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Andrew Eggers and Jens Hainmueller

Do members of Congress use insider information?

THE PAST few weeks have witnessed an uproar over investing practices in Congress following the publication of a new book that alleges members of Congress enrich themselves by engaging in a kind of insider trading that would be illegal for the rest of us. The allegations, by Peter Schweizer in “Throw Them All Out,’’ have struck a nerve with citizens who are upset that Washington insiders may have personally profited from the kind of financial shenanigans that they collectively failed to police.

In response, Senator Scott Brown of Massachusetts has sponsored legislation to restrict political "insider trading," and similar legislation has attracted dozens of new co-sponsors in the House. We think the proposed restrictions are appropriate, just as it is important to ask members of Congress to explain their investment decisions.

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But it is also important to understand what is being overlooked in the uproar. Our own analysis of congressional investment portfolios suggests that Congress’s critics are greatly overstating the extent to which politicians profit from their investing activities.

Schweizer’s analysis is based on well-timed stock trades found in congressional financial disclosure forms. We analyzed the same data, but instead of cherry-picking suspiciously well-timed trades, we recreated the entire stock portfolio of each member and conducted a systematic financial analysis of their performance as investors.

We found that members of Congress generally perform no better than ordinary investors. Over the 2004-2008 period, the stock portfolio of the average member of Congress underperformed the market by 2 to 3 percent per year. Put another way, in a five-year period during which the market lost around 20 percent of its value, the average congressional portfolio lost over 30 percent. Even individuals whom Schweizer singles out for suspicious trades would probably have been financially better off if they had replaced their stock portfolios with a passive index fund.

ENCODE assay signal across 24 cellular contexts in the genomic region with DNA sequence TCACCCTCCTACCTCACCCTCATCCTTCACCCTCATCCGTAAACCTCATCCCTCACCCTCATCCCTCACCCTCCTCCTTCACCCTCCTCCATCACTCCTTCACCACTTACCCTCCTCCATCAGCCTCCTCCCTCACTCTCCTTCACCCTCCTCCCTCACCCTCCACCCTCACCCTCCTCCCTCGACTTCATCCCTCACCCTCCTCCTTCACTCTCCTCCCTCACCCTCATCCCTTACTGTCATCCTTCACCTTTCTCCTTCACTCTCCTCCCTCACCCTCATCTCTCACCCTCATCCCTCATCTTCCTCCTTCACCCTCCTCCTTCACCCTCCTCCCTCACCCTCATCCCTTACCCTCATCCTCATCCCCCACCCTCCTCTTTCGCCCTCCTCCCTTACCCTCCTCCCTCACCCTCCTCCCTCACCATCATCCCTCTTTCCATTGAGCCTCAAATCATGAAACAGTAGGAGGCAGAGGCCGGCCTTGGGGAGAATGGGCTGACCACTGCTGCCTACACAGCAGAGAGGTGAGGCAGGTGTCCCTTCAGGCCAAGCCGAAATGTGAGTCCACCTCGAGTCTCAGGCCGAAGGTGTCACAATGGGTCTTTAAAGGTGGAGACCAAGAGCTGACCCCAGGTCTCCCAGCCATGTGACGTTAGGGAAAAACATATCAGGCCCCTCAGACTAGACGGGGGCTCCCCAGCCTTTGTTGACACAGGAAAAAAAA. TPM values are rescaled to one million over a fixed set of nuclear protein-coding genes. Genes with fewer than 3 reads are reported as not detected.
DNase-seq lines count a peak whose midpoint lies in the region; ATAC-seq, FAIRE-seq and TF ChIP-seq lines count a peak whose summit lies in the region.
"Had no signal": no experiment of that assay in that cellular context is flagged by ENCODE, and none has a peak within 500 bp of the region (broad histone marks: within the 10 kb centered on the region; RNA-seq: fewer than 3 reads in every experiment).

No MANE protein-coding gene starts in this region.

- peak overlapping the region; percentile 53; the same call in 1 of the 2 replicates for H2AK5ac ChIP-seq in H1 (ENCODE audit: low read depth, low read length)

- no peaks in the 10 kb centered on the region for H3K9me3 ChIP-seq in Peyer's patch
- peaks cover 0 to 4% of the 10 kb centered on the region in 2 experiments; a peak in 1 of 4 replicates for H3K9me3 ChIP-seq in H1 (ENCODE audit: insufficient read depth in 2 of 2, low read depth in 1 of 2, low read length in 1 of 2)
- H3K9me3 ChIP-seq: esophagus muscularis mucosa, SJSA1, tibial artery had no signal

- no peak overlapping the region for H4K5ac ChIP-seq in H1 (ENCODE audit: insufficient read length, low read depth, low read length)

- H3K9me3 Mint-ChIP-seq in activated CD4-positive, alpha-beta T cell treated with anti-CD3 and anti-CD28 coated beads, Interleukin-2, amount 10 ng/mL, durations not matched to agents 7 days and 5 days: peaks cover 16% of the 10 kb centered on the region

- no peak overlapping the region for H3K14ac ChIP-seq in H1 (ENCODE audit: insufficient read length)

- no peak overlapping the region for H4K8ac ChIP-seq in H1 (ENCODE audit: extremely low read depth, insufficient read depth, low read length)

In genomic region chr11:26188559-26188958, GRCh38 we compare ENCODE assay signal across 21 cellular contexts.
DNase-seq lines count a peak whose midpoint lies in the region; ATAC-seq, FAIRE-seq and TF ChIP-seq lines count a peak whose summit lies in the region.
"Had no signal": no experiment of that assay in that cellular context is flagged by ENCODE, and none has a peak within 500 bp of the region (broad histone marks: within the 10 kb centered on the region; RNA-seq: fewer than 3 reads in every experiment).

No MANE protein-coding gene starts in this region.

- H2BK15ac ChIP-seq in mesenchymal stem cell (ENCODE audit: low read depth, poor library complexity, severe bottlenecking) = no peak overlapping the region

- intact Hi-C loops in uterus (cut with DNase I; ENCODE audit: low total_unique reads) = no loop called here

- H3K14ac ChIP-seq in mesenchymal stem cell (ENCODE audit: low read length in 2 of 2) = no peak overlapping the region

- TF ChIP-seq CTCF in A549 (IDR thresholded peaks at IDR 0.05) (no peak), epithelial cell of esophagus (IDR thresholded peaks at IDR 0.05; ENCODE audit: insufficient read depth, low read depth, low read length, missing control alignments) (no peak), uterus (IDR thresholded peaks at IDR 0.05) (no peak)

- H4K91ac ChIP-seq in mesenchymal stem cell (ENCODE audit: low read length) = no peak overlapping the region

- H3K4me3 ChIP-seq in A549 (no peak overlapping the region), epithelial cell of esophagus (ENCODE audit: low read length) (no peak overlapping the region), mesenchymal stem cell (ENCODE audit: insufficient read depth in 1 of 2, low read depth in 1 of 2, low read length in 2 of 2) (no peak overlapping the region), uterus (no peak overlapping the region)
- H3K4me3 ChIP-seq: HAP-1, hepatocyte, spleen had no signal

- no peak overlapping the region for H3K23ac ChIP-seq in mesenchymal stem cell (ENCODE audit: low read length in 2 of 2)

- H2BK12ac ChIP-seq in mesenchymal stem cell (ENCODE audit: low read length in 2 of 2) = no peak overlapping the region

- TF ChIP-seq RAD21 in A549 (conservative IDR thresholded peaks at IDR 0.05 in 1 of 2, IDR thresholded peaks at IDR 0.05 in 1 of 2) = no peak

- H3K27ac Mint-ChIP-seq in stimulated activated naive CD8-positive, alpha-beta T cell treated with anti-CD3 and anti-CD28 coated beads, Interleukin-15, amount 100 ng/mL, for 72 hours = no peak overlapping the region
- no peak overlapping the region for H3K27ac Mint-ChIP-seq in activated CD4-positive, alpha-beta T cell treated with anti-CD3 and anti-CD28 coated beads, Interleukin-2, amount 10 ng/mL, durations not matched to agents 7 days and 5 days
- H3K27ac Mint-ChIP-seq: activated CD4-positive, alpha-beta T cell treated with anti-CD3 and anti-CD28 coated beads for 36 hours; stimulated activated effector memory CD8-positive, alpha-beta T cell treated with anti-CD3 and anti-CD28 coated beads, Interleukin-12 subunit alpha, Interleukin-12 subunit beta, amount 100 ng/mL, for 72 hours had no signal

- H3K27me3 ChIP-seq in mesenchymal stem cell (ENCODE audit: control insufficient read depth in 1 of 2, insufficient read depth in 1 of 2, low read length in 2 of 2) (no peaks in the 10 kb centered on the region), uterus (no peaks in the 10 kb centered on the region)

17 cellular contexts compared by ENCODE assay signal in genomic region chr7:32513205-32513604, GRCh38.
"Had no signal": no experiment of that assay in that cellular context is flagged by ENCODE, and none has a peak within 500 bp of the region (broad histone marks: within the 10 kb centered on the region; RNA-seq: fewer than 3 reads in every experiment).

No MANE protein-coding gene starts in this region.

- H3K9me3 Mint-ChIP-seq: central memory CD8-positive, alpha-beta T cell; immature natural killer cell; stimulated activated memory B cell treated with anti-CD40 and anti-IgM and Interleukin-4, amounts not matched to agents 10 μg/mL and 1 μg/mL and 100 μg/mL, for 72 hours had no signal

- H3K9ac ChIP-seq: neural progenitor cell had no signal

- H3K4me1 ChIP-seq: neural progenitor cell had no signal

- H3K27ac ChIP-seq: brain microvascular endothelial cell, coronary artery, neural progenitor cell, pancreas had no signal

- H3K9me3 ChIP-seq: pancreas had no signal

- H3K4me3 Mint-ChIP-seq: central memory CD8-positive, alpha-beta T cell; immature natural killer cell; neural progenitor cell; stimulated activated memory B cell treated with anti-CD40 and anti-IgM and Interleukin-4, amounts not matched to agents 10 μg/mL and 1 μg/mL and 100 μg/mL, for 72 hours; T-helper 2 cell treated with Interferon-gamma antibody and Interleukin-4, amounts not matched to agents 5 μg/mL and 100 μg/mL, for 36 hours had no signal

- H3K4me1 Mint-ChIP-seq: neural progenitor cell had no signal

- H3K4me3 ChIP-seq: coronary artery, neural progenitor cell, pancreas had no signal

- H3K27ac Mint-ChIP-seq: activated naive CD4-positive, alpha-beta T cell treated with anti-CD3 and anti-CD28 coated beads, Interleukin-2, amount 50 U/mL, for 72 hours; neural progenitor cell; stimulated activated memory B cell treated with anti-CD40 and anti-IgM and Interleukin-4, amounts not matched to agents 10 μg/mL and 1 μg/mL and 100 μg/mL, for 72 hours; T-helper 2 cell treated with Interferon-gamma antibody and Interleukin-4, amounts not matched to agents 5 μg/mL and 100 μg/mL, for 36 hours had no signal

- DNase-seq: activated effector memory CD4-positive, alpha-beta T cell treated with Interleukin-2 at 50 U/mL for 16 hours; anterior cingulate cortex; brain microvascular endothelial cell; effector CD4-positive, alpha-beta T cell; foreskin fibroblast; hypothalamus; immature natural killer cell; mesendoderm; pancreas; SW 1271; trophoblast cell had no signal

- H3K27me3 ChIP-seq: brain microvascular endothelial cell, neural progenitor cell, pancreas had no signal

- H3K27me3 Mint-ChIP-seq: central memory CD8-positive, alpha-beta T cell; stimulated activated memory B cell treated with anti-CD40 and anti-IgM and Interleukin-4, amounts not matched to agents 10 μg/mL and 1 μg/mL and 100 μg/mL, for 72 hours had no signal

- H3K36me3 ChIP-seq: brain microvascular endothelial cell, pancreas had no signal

What does this mean for the uproar over congressional insider trading? We see three main lessons:

First, the public should be somewhat reassured to know that members of Congress are not systematically enriching themselves through savvy investments. Our finding that members of Congress actually receive only average returns does not imply that congressional investing behavior is ethical, nor does it suggest that current legislation is sufficient to regulate that behavior. But it does suggest that we should be wary of claims that Congress is full of crooks who are using their political power to get rich.

Second, powerful anecdotes do not always tell the whole story. The current uproar is fueled largely by a few examples of members of Congress executing profitable trades at moments when they had access to political “inside information.’’ For example, Schweitzer mentions that Senator John Kerry made money trading health care stocks while his subcommittee was considering health care legislation. What the book doesn’t mention is that Kerry’s money managers traded stocks constantly (over 3,000 stock trades in the 2004-2008 period), and that they lost just as often as they won. It’s not a very impressive performance for his money managers, but it does suggest that we should be suspicious of cherry-picked trades as evidence of corruption.

Third, it is hard to see any reason why members of Congress should oppose legislation limiting their ability to play the stock market while in office. Political insiders face clear temptations to profit from their privileged information; regardless of whether they successfully indulge in those temptations, citizens will suspect them of doing so. We support legislation that goes beyond what is currently being considered in Congress and requires members to put their assets in blind trusts or broad index funds. Such a regulation should help protect members of Congress from suspicion of unethical behavior.

Perhaps some members of Congress have resisted limits on their investing activity because of the belief that they financially benefit from dabbling in the market. We would be happy to provide them with a free consultation on their investment performance; they should be prepared for disappointment.

Andrew Eggers is a lecturer at the London School of Economics. Jens Hainmueller is an assistant professor at MIT.
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